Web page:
Benediction Online

Sunday, June 24, 2012

"Why are you afraid?"

 2 Corinthians 6:1-13
Mark 4:35-41

In recent weeks as we have been listening to Mark’s account of Jesus’ ministry, Mark has shown us Jesus’ power over demons and the forces of darkness, his ability to heal illness, his teaching about the kingdom of God and today, his power over the forces of nature. Jesus was not the only person in first century Palestine who could cast out demons, he probably wasn’t the only one who had gifts of healing, and he surely wasn’t the only itinerant preacher. But this is something quite different. "Who then is this,” his disciples asked, “that even the wind and the sea obey him?" In stilling the storm, Jesus shows that he is one with the Creator who made the heavens and the earth, including the winds and the atmosphere, the heating and the cooling which create storms.

But Jesus doesn’t dwell on this. It seems as though his decision to calm the storm was purely pragmatic. He was exhausted and asleep. His disciples woke him because they were afraid. He solved the problem. And then, before going back to sleep he rather grumpily said, "Why are you afraid? Have you still no faith?"

What would have been different if the disciples had had the faith that Jesus expected?

Would there have been no storm? Would there have been a storm but the boat would not have taken on water? Would they have been able to calm the storm?

I don’t think so.

We have a tendency to think that if something goes badly in our lives, God must be punishing us, or we must have done something wrong. “Why did God let this happen to me?” we ask. The psalms tell us that God rewards the faithful and punishes the wicked, so when things go wrong we think we must have been put in the “wicked” category.

That simply is not true. Life happens. The apostle Paul, who was surely in the category of good and faithful people, writes of suffering “afflictions, hardships, calamities, beatings, imprisonments, riots, labors, sleepless nights, hunger.” Suffering is part of being human. Accidents happen. Illness happens. Mortality happens.

"Why are you afraid? Have you still no faith?"

Fear happens too.

But we have no need to be afraid. Since Jesus has conquered death, the ultimate experience of separation from the source of all life, we need not fear. I think this was the secret of the early church, their ability to take huge risks despite persecution, their tremendous sense of joy and freedom. Their knowledge of Jesus’ power and their trust in his resurrection life made them fearless.

But fear is very present in our lives and it is rampant in our culture. Even though we live in the most affluent civilization the world has ever known, we are fearful. Fear comes from the sin matrix. It is one of the most persuasive and insidious ways that sin continues in our lives. Fear causes us not to be truthful. Fear makes us greedy. Fear leads to pre-emptive strikes so we attack others before they attack us. Fear makes us think there isn’t enough to go round.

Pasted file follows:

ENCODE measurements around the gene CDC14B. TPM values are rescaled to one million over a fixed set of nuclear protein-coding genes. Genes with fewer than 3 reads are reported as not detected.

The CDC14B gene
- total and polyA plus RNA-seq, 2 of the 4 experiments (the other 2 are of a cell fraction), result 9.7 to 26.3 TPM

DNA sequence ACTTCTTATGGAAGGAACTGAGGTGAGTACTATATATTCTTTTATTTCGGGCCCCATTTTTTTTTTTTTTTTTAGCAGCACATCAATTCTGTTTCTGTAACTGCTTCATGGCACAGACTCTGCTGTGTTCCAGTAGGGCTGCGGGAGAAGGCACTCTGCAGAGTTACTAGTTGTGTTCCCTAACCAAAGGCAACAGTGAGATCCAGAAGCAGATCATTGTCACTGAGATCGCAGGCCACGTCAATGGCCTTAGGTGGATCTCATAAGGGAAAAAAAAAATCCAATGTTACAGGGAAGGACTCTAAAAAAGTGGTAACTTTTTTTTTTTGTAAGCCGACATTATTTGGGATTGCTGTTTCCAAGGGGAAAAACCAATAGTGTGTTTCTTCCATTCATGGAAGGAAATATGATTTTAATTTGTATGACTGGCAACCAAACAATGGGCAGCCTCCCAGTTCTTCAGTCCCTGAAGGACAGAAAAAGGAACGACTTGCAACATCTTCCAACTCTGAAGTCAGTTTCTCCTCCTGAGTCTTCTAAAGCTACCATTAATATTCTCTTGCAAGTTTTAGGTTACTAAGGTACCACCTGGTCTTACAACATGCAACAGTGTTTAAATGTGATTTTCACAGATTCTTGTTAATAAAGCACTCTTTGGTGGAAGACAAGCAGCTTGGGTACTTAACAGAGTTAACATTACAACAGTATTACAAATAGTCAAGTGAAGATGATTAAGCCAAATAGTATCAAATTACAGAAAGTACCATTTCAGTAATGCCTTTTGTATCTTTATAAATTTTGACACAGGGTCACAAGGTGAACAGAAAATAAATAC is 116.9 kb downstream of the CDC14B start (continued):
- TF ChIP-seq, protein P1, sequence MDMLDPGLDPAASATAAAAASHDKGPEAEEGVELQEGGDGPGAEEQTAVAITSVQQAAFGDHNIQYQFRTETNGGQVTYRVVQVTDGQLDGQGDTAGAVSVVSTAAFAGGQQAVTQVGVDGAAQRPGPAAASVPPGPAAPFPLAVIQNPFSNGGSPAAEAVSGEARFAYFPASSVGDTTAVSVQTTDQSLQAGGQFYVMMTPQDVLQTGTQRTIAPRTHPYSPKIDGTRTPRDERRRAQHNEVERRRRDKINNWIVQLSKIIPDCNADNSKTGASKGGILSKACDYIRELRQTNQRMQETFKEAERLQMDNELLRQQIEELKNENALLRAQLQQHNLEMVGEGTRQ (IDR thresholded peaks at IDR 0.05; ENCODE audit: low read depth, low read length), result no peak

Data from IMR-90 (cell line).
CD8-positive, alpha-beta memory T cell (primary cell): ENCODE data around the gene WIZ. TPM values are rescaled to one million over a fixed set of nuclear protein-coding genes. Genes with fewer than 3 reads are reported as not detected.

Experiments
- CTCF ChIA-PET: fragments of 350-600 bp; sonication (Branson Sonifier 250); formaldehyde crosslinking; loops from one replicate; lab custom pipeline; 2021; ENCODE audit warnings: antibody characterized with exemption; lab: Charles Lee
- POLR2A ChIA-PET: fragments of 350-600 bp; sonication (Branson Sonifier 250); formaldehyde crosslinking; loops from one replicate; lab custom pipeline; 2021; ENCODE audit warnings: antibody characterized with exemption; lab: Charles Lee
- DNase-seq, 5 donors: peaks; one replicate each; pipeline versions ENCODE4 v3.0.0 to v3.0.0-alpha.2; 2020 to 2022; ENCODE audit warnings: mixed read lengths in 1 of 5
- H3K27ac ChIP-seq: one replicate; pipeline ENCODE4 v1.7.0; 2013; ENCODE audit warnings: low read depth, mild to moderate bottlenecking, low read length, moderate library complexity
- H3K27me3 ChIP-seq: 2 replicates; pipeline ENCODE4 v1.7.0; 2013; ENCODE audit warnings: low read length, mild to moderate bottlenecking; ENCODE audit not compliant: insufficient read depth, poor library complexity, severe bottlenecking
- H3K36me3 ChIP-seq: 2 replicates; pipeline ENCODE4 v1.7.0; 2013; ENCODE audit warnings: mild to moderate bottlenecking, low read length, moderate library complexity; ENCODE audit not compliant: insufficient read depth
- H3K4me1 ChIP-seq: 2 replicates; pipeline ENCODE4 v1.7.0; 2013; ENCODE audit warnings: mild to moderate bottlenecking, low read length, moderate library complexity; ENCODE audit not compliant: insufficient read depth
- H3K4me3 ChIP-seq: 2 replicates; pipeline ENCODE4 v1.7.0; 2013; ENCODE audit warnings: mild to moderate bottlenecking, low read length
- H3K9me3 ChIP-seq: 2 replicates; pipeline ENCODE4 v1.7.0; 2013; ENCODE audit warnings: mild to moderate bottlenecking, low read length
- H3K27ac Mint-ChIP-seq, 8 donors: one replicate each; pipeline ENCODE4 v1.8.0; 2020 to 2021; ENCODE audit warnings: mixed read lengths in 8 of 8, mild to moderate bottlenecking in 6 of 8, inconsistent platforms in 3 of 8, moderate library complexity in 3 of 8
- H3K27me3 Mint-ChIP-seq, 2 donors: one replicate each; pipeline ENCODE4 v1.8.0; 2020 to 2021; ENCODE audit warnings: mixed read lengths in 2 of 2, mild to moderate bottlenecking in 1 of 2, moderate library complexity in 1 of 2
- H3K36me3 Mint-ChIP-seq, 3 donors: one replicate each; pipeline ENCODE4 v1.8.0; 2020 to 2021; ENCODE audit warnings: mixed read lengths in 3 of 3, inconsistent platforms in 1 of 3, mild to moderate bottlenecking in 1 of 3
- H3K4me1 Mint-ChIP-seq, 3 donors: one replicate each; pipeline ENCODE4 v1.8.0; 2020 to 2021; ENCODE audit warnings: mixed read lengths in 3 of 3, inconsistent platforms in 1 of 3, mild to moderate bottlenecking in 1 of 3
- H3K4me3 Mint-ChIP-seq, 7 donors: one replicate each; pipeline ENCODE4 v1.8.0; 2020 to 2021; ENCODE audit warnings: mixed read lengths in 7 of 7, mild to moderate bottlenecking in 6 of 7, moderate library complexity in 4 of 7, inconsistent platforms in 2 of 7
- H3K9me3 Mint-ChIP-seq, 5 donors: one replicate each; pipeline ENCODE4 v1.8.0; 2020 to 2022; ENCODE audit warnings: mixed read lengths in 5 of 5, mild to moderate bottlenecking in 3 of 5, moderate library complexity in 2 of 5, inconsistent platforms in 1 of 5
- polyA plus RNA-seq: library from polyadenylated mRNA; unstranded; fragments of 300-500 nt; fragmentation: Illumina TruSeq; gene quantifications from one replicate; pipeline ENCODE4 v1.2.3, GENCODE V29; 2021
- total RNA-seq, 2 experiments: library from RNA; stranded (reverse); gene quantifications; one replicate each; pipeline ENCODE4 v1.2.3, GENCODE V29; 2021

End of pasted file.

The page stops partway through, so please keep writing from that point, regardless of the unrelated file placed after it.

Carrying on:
If we could learn to be as fearless as the early Christians, we would have an astonishing effect on our society.

Fear is exploited by marketers and politicians. We can’t think rationally about the best way to provide health care for all when we’re afraid that the quality of our own health care will be compromised. We can’t think rationally about peaceful was to resolve conflict when we are afraid of terrorist attacks. We can’t think rationally about building ways to protect our environment and still dispose of our wastewater when we are afraid we’re being ripped off.

Competition can be healthy when it pushes us forward to new heights of personal achievement, but it turns deadly when it is based in fear. We need to be cooperating. We need to cooperate to prevent our children and grandchildren living in a world of famine and extreme weather patterns. But we can’t do it when we are afraid of each other.

"Why are you afraid? Have you still no faith?"

How do we deal with our fear? The writer of the first letter of John says, “There is no fear in love, but perfect love casts out fear; for fear has to do with punishment, and whoever fears has not reached perfection in love.” (1 John 4:18) Remember that perfection in the New Testament most often means “that which it was made to do”. So those of us who still fear have not yet allowed ourselves to fully receive and accept the abundant and incredible love of God.

We are still allowing the myths of the sin matrix to tell us that we are bad, that we aren’t good enough, that we need to do more, to be more. Whoever you are and whatever is going on for you, God’s unconditional love surrounds and holds you, always. When the storm is raging and everything is dark, God’s love is holding you. When your boat begins to take on water and you are afraid you will sink, God’s love is holding you. When your boat goes down and you are drowning, even then God’s love is holding you. As Paul said in Romans 8 “neither death, nor life, nor angels, nor principalities, nor things present, nor things to come, nor powers,  nor height, nor depth, nor any other created thing, will be able to separate us from the love of God, which is in Christ Jesus our Lord.” (Rom. 8:38,39)

God’s extravagant love is holding you even now, in this very moment. But so often we are unaware of it, and allow fear to fester. It is up to us to open up our receptors to God’s love. We can turn fear into a gift.

Whenever you experience fear, or one of the feelings that comes from it – greed, anger, judgment – take this as an opportunity to stop and ask that you may experience the fullness of God’s love. Let your shoulders drop, don’t focus on the fear but focus instead on God’s incredible and undeniable love for you, right here, right now, exactly as you are.


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